Thursday, January 17, 2013

Henry VIII's Tomb

The picture to the right is of the marker denoting the current resting place of Henry VIII and his third wife, Jane Seymour. Considering how momentousness Henry was in life, one would think that his tomb would be just as "large" as he. It actually was meant to be, but due to poor planning, lack of funds, and other unfortunate events, Henry's monumental tomb was never completed. Bits and pieces of it remain, scattered about England, while other were destroyed or never created. This leaves one to wonder; if it had been finished, what would it have looked like?

According to contemporary sources from the reign of Henry VIII, the tomb was to be magnificent. Originally intended for Wolsey, Henry took the partially finished tomb as his own upon the Cardinal's demise. He, in true Henry fashion, placed his own spin on it. It was to be much grander than any other tomb of the period, including his father's at Westminster Abbey. A towering monument of stone, decorated with "fine Oriental stones" formed the main body of the monument.

A drawing of what Henry's tomb probably would have looked like, via
St. George's Chapel, Windsor.
A black touchstone sarcophagus adorned with life sized bronze statues of he and Jane Seymour was to lay atop the sarcophagus. Large white marble pillars with bronzed angels and statues of the apostles surrounded it. An altar was to be added near by, along with 9 ft tall bronze candle sticks. To top it off, a life sized statue of Henry on horseback under a triumphal arch. It would have certainly been breathtaking.

However, upon Henry's death, he was buried in a vault beneath St. George's Chapel with Jane Seymour, his monument unfinished. The plan for the tomb had changed several times. The first plan was to involve Katherine of Aragon. Due to the end of his first marriage,
An interior photo of the High Altar in St. George's Chapel,
showing (what I believe to be) replicas of Henry VIII's
bronze candlesticks.
as well as a change in artist a time or two, Henry came up with several other plans. The changing of plans, distractions by foreign wars, and the expense slowed down the process of the tomb. I suspect, Henry also might have not wanted the tomb finished before his death. He showed many times that he was afraid of his own mortality. Finishing the tomb would be a huge reminder of it. Thus, for these reasons (plus my own personal speculations) it was never fully completed. As I mentioned before, bits and pieces of it were actually finished, including the large stone sarcophagus adorned with Henry and Jane, the 9 ft bronze candle sticks, and some of the marble statues. However, the remainder of the monument was incomplete. Henry, thus, asked in his will that his tomb be completed.

A drawing of the vault beneath St. George's Chapel, showing
the coffins of Henry VIII, Jane Seymour, Charles I, and
an infant of Queen Anne, from the 1813 discovery during William IV's reign.
Edward VI moved to finish the monument, but was unable to in his short reign. Mary did nothing, but Elizabeth did set up a type of committee to survey and see what needed to be done to complete it. However, later in her reign the plan was abandoned. During the English Civil War, what was finished of the monument was taken apart and sold. The effigy of Henry and Jane was melted down, and the large candle sticks made their way to St. Bavo's Cathedral in Ghent. Charles I's body was quickly placed in Henry and Jane's vault after his execution. Later, an infant of Queen Anne was also placed in the vault. All were left unmarked. It wasn't until William IV's reign that the vault was re-discovered and a plaque (which is what we see today) was added.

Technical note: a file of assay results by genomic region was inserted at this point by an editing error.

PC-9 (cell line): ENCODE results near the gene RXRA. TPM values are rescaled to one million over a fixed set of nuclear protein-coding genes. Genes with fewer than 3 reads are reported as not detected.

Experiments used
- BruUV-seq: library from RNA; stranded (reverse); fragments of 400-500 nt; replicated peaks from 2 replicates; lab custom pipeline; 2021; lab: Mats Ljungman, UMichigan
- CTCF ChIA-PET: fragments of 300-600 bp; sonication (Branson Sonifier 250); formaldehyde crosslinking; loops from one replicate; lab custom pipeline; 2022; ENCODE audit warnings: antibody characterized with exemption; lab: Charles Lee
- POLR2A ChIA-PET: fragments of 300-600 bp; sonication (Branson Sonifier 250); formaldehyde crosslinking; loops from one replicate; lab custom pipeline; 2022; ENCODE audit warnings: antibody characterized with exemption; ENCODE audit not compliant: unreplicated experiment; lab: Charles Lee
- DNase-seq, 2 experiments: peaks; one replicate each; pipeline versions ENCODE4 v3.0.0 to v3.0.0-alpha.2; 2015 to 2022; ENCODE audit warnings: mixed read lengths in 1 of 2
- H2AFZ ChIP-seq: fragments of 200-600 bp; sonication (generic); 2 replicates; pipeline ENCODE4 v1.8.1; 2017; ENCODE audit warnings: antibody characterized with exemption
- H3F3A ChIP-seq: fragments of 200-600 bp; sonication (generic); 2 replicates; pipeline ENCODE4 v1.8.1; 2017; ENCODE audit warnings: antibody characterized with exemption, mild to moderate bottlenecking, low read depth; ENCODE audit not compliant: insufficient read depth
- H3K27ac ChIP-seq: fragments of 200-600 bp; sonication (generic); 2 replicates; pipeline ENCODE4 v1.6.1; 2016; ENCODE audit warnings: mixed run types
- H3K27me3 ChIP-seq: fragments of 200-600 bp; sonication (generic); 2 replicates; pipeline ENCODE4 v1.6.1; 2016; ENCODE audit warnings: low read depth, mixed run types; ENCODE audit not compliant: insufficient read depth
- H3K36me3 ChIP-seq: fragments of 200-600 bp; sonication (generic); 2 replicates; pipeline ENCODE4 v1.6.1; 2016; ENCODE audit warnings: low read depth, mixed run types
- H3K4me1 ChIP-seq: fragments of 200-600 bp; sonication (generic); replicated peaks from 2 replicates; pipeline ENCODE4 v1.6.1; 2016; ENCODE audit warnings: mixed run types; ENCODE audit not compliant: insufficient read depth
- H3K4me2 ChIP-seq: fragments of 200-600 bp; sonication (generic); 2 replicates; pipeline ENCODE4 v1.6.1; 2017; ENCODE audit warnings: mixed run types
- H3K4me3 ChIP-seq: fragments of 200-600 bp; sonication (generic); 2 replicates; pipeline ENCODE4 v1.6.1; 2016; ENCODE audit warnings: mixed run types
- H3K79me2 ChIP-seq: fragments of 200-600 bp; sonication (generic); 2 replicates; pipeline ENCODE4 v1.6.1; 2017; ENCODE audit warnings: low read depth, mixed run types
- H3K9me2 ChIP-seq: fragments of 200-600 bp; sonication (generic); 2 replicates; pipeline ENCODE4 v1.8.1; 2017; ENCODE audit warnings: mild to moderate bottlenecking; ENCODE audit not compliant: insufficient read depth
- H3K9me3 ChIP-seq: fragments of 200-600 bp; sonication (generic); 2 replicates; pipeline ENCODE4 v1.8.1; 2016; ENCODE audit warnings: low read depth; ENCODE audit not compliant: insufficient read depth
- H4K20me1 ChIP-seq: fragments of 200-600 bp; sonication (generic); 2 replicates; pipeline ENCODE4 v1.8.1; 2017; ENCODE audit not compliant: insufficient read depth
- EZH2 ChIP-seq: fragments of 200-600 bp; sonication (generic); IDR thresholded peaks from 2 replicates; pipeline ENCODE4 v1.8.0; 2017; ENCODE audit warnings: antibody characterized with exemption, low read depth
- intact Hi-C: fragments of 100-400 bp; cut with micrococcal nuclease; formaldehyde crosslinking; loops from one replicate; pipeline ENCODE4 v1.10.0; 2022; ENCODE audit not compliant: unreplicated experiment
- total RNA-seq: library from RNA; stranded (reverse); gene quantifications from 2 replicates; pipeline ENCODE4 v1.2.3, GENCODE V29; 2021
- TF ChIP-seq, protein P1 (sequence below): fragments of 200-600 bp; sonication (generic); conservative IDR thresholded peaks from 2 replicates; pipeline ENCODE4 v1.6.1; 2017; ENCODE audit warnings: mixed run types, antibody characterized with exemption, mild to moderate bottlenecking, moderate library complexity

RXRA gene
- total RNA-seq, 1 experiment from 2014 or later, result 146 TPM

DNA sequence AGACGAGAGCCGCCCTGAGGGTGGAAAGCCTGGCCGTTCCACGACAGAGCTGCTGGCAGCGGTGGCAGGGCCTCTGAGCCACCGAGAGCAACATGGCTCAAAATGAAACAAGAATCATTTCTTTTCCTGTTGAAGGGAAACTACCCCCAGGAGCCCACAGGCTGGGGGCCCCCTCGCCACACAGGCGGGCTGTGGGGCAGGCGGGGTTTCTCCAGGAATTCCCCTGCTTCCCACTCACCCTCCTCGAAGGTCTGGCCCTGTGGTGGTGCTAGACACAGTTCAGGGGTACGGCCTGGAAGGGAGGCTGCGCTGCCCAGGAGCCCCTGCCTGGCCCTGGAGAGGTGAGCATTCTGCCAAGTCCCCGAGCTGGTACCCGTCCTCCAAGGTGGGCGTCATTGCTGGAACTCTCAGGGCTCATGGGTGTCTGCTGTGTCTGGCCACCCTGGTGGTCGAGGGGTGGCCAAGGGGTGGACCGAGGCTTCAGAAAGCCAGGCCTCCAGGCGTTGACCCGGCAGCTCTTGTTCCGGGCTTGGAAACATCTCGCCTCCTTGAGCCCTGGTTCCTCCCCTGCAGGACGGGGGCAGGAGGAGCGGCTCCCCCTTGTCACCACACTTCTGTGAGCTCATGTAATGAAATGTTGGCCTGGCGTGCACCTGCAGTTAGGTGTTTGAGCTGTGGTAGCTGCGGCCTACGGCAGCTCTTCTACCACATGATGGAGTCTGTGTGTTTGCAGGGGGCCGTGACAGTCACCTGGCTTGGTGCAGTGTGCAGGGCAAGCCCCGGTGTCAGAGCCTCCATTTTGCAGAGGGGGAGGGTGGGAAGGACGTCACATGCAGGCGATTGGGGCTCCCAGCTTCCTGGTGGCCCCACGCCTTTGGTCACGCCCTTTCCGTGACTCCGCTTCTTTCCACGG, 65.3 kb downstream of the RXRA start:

Horatio Nelson's Tomb, originally intended for Henry VIII.
To get a sense of what splendor the tomb would have had, one can view a few pieces still surviving today. The large black touchstone sarcophagus was eventually re-purposed for Horatio Nelson, and can been seen in the crypt under St. Paul's Cathedral, while replicas of the 9 ft bronze candlesticks currently adorn the high altar in St. George's Chapel. Though it isn't much, it certainly sparks the imagination. And, as anyone who knows much about Henry VIII would conclude, the monument would have been one of the most beautiful and spectacular in England.

Source: Henry VIII's Tomb via the College of St. George.

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2 comments:

  1. Pamelalsop@gmail.comJanuary 28, 2014 at 7:43 PM

    How did King Henry's coffin split open & what exactly happened? Did dogs actually drink the liquids that came from the coffin?

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    1. I had read that when Henry died and his body was carted off, the body was covered except for parts that were exposed. There was some blood that may have been seeping from from either Henry's ulcerous leg, or a wound that was inflicted to "bleed" the king in the belief that it might make him well. As his body was carted off through the streets, a dog or dogs were said to have lapped up the fluids that fell to the ground. It was either months or years, when Henry's coffin had been lying in the vault, that robbers broke in and opened Henry's coffin. Later, King James I or some other king's coffin, had been placed on top of Henry's and eventually the top of Henry's coffin had collapsed. The robbers left Queen Jane's coffin undisturbed.

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